Diary of a start-up: six things I learned during the first six months of starting my own business

09/16/2016 09:35 am ET Updated Sep 20, 2016

Burn out, long-lunch invitations and promoting myself: all things I had to wrestle with during the first six months of starting my own business. When I turned my back on a regular pay check and went solo, I journaled my adventure and recently mulled over what I’d learned.

“I have 31 business cards which means I've met 31 like-minded people”

In the early days, I attended as many networking events as I possibly could. Living in a big city in the UK helped as there were at least a couple every week ranging from informal Meetups to much larger annual events such as the Leeds Business Week. These were brilliant for making connections at the start and some of those people have now become my biggest advocates. Two people have since referred work to me from people they know. I realised it can take months and it’s not always the person you meet who buys your services, but they are likely to know someone who knows someone who will.

“I am networked-out! I need to find a new way to keep in touch with potential clients.”

Having attended every networking opportunity, gone for many, many coffees with contacts and pretty much put myself out there as much as possible, as someone who is mostly an introvert, I found this exhausting. I decided I needed to find a way to keep in touch with my potential clients in a way that suited me better. I had read about email lists as an efficient way for small business owners to keep in touch with potential customers. As a writer and person who prefers to hide in my office during the day, I thought this would suit me much better than attending events twice a week. So I set up a rudimentary email list and asked my contacts if I could add them. (Every single person said ‘yes’.) I email them once a week, it takes about an hour each time and frankly, it’s one of the most enjoyable pieces of content I write. I always get lovely feedback too. I still venture out into the day but am much more selective with my time now.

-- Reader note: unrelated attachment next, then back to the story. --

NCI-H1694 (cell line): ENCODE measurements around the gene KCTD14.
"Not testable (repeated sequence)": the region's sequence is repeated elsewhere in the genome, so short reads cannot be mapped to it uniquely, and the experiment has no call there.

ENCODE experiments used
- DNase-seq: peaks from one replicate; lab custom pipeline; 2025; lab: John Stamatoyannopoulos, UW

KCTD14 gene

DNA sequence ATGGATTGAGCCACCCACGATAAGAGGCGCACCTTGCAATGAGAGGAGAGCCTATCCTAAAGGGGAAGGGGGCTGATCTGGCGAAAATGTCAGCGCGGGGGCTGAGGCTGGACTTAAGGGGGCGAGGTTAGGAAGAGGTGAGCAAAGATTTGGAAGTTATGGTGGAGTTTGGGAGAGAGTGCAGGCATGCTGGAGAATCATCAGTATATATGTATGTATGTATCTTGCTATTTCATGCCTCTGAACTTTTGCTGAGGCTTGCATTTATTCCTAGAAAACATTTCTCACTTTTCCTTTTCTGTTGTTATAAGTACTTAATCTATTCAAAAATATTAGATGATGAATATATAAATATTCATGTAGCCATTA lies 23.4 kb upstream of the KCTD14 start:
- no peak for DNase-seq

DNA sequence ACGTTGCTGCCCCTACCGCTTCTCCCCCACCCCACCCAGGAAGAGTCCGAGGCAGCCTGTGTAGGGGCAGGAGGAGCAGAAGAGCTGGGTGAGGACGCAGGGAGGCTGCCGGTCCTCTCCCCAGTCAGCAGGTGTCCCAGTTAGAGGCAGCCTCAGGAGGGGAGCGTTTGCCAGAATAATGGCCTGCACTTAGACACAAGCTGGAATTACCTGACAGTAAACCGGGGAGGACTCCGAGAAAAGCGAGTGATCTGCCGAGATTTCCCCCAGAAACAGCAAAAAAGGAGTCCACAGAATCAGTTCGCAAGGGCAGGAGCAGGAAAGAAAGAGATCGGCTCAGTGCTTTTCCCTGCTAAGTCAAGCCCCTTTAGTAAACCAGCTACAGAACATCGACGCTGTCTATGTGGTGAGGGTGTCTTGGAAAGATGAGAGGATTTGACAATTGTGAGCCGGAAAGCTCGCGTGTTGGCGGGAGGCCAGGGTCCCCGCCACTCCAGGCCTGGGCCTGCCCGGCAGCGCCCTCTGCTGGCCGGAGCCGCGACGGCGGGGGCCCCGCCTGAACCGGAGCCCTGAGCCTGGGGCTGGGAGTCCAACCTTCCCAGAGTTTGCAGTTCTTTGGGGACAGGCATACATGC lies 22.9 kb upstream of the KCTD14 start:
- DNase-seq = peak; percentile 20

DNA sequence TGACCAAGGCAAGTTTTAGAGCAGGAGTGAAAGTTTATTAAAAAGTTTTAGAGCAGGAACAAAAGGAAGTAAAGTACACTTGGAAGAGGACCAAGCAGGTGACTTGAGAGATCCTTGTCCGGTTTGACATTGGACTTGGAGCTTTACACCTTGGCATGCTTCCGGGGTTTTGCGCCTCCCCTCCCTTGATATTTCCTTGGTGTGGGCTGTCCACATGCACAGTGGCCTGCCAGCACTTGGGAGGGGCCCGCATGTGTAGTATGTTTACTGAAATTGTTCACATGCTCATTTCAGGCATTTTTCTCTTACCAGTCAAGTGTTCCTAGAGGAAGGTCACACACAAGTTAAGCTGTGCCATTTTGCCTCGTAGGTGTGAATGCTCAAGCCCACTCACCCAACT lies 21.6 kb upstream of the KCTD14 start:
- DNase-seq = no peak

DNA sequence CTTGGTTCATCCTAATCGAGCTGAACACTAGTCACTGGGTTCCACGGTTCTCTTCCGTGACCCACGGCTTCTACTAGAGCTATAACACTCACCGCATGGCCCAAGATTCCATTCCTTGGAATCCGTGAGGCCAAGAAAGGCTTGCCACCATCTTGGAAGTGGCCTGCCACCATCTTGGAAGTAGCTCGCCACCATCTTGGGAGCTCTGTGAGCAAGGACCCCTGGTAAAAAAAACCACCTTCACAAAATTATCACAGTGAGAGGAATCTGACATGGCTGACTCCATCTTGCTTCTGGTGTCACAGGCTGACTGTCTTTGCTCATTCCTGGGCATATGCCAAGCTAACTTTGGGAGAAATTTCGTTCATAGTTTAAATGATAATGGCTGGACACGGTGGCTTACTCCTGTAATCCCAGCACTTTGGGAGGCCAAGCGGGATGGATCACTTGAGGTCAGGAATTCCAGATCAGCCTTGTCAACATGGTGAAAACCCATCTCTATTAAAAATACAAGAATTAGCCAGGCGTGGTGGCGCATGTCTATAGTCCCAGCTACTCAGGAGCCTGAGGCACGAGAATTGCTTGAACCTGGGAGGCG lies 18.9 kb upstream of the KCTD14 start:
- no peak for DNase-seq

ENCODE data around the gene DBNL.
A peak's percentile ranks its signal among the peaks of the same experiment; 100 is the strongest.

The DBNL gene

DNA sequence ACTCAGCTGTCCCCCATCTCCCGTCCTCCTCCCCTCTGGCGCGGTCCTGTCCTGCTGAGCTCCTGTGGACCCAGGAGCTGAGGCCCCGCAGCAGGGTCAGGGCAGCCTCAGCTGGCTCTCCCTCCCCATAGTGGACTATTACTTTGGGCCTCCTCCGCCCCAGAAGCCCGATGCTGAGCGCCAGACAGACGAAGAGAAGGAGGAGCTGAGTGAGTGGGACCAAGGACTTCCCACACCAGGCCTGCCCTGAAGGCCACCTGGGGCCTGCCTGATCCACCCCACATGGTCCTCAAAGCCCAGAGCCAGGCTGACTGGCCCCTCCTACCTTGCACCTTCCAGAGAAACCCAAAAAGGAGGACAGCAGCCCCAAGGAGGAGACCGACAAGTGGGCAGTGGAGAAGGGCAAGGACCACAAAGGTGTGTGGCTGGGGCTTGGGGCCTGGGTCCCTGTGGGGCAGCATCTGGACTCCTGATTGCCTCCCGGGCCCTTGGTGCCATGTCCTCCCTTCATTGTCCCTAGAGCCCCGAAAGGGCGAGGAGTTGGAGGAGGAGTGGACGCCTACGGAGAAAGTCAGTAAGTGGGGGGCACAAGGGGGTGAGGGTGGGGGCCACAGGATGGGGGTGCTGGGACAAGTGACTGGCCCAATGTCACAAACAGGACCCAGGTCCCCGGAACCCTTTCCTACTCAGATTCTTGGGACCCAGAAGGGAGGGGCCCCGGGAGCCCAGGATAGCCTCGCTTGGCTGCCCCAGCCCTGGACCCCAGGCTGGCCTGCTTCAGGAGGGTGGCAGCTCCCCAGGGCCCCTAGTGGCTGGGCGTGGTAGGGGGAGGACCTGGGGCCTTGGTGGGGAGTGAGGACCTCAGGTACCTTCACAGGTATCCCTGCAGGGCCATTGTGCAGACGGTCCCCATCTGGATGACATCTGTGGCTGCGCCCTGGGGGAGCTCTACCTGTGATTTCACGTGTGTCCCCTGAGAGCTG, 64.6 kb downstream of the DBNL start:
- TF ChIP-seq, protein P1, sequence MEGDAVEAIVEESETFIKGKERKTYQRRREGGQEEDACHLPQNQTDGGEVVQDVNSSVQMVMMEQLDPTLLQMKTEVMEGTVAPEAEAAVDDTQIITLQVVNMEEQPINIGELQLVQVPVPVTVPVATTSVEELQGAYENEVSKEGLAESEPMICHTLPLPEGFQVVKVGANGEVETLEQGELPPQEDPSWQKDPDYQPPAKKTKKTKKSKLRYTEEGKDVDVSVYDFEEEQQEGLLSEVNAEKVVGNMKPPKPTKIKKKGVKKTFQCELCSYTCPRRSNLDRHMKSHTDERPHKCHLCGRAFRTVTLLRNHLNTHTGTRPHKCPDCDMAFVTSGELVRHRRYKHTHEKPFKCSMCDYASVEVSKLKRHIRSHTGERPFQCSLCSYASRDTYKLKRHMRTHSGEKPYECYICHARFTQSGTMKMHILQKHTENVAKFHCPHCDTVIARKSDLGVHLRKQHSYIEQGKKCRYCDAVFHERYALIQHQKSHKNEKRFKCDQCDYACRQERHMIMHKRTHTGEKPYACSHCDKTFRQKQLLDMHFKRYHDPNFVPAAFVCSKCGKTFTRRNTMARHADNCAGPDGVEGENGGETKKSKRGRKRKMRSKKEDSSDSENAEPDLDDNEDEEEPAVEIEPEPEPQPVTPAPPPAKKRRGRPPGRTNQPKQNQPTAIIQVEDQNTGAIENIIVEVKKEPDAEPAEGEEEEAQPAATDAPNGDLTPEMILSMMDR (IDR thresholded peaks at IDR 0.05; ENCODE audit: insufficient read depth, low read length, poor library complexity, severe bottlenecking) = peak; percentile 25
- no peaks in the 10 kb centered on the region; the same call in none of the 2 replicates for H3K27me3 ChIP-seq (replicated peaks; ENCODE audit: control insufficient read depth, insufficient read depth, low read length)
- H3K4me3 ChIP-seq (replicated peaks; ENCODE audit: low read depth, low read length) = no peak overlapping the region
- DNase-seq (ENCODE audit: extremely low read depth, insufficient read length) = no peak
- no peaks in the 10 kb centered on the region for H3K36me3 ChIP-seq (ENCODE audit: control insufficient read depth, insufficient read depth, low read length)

“Arrghh! Just because I run my own business does not mean I can take the day off!”

When you work from home, lots of people assume they can drop in on you during the day for a coffee, chat, advice or that you can take long leisurely lunch breaks. I learned quickly that I needed to explain this wasn’t the case and be firm with people who dropped by. Now, I tell people that if I go out for lunch, I have to make that time back in my week somewhere just like office workers do, which for me, usually means early mornings, late nights or weekend working.

“I am the sales, marketing and accounts department rolled into one”

My small business is helping other small businesses promote themselves – primarily by telling their stories to the press. When it came to actually promoting my own business, it felt a bit strange. I had to apply the principles I usually coached other people on, to my own business. So, I got myself a coach who was objective and it not only helped me grow and learn; it has undoubtedly benefited my own clients.

“My clients are not who I thought they would be”

When I set out, I had fixed ideas about who my target market would be. Having spent a good chunk of my career in healthcare and the third sector, I thought that was where they would come from when I created my business plan. I could not have been more wrong. My clients came from all sectors and the only thing they had in common is that they were all small businesses. Who you think your target audience will be and who it actually is can be two very different things. Fortunately, I was prepared to flex my expectations to allow my business to grow.

“It’s not just a career choice, it’s a lifestyle choice”

When started my business, I said to everyone in my life in a rather non-committal get-out-clause kind of way, ‘I’ll just give it three months until Christmas’ thinking secretly that if it didn’t work, I’d just jack it in and ‘get a proper job’. When that three month mark arrived, I realised I would never turn back. Starting a small business isn’t just a career choice, it’s a lifestyle choice. The freedom of being able to live my life as I choose – being able to walk my doggies every morning for as long I want, being able to do a supermarket shop in the middle of the day if I choose, being able to volunteer as an elderly befriender, are equally as important to my life as being in control of my own career.

So, six months on, I learned to worry less, be firmer with my time and be prepared to be flexible about my expectations. Looking back on it now, taking the plunge to start my own business was simply one of the best decisions I’d ever made.

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